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RFC 3973

Protocol Independent Multicast - Dense Mode (PIM-DM): Protocol Specification (Revised)

Pages: 61
Experimental
Errata
Updated by:  8736
Part 1 of 3 – Pages 1 to 13
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Top   ToC   RFC3973 - Page 1
Network Working Group                                           A. Adams
Request for Comments: 3973                          NextHop Technologies
Category: Experimental                                       J. Nicholas
                                                                ITT A/CD
                                                               W. Siadak
                                                    NextHop Technologies
                                                            January 2005


         Protocol Independent Multicast - Dense Mode (PIM-DM):
                    Protocol Specification (Revised)

Status of This Memo

   This memo defines an Experimental Protocol for the Internet
   community.  It does not specify an Internet standard of any kind.
   Discussion and suggestions for improvement are requested.
   Distribution of this memo is unlimited.

Copyright Notice

   Copyright (C) The Internet Society (2005).

Abstract

This document specifies Protocol Independent Multicast - Dense Mode (PIM-DM). PIM-DM is a multicast routing protocol that uses the underlying unicast routing information base to flood multicast datagrams to all multicast routers. Prune messages are used to prevent future messages from propagating to routers without group membership information.
Top   ToC   RFC3973 - Page 2

Table of Contents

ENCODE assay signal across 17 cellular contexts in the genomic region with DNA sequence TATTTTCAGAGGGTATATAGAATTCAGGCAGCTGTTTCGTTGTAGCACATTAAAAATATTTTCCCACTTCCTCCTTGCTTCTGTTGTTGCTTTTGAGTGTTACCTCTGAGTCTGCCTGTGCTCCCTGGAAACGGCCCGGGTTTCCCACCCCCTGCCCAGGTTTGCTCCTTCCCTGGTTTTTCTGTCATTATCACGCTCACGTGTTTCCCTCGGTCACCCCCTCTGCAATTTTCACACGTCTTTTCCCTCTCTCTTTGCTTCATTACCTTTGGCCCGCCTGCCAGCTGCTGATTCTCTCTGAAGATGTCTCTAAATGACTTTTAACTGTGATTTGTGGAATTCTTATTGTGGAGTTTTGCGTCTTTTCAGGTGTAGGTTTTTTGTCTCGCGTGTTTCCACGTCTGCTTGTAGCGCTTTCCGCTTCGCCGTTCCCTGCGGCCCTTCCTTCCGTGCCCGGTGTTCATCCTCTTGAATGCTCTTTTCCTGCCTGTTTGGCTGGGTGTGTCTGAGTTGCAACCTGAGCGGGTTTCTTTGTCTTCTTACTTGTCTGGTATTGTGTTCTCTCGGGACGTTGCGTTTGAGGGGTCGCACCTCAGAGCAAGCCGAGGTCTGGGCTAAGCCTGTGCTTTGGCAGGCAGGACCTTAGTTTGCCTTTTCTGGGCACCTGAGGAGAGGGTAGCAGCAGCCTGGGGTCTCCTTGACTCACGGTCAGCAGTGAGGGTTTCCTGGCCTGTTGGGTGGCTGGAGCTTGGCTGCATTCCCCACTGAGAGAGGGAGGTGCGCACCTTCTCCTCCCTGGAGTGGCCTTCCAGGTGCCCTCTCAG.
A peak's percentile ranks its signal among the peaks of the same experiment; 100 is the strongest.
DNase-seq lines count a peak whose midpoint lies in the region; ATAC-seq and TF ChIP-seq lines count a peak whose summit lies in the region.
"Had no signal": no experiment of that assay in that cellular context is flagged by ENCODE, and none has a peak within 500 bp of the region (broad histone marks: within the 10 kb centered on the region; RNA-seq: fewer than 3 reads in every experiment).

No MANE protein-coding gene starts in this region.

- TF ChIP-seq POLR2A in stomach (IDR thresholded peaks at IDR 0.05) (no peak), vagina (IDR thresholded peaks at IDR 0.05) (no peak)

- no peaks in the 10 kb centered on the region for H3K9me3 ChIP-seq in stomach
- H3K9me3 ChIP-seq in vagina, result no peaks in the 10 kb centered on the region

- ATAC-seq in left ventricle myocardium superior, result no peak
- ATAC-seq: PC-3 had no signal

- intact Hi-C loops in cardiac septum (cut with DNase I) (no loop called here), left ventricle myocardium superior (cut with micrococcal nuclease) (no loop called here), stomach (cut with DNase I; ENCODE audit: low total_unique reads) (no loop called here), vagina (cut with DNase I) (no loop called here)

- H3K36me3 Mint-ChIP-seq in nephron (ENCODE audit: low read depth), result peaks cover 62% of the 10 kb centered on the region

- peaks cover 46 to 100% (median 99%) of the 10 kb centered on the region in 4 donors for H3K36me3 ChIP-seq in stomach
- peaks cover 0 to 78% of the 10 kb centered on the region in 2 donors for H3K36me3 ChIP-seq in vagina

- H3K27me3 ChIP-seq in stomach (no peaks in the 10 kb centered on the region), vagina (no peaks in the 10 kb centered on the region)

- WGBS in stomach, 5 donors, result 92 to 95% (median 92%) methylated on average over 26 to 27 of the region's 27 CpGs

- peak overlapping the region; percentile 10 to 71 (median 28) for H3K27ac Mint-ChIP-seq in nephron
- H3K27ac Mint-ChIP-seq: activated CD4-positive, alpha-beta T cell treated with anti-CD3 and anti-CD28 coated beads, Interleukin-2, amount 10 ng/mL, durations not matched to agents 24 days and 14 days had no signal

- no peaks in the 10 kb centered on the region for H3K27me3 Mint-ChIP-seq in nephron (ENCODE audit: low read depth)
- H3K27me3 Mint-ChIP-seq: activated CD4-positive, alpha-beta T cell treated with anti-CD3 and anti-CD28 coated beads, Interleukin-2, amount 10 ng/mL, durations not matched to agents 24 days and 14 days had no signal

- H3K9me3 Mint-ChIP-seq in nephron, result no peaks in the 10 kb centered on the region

1. Introduction . . . . . . . . . . . . . . . . . . . . . . . . . 4 2. Terminology . . . . . . . . . . . . . . . . . . . . . . . . . 4 2.1. Definitions . . . . . . . . . . . . . . . . . . . . . . 4 2.2. Pseudocode Notation . . . . . . . . . . . . . . . . . . 5 3. PIM-DM Protocol Overview . . . . . . . . . . . . . . . . . . . 5 4. Protocol Specification . . . . . . . . . . . . . . . . . . . . 6 4.1. PIM Protocol State . . . . . . . . . . . . . . . . . . . 7 4.1.1. General Purpose State . . . . . . . . . . . . . 7 4.1.2. (S,G) State . . . . . . . . . . . . . . . . . . 8 4.1.3. State Summarization Macros . . . . . . . . . . . 8 4.2. Data Packet Forwarding Rules . . . . . . . . . . . . . . 10 4.3. Hello Messages . . . . . . . . . . . . . . . . . . . . . 11 4.3.1. Sending Hello Messages . . . . . . . . . . . . . 11 4.3.2. Receiving Hello Messages . . . . . . . . . . . . 11 4.3.3. Hello Message Hold Time . . . . . . . . . . . . 12 4.3.4. Handling Router Failures . . . . . . . . . . . . 12 4.3.5. Reducing Prune Propagation Delay on LANs . . . . 13 4.4. PIM-DM Prune, Join, and Graft Messages . . . . . . . . . 13 4.4.1. Upstream Prune, Join, and Graft Messages . . . . 14 4.4.1.1. Transitions from the Forwarding (F) State . . . . . . . . . . . . . . 17 4.4.1.2. Transitions from the Pruned (P) State . . . . . . . . . . . . . . 18 4.4.1.3. Transitions from the AckPending (AP) State . . . . . . . . . . . . . . 19 4.4.2. Downstream Prune, Join, and Graft Messages . . . 21 4.4.2.1. Transitions from the NoInfo State . . 23 4.4.2.2. Transitions from the PrunePending (PP) State . . . . . . . . . . . . . . 24 4.4.2.3. Transitions from the Prune (P) State . . . . . . . . . . . . . . 25 4.5. State Refresh . . . . . . . . . . . . . . . . . . . . . 26 4.5.1. Forwarding of State Refresh Messages . . . . . . 26 4.5.2. State Refresh Message Origination . . . . . . . 28 4.5.2.1. Transitions from the NotOriginator (NO) State . . . . . . . . . . . . . . 29 4.5.2.2. Transitions from the Originator (O) State . . . . . . . . . . . . . . 29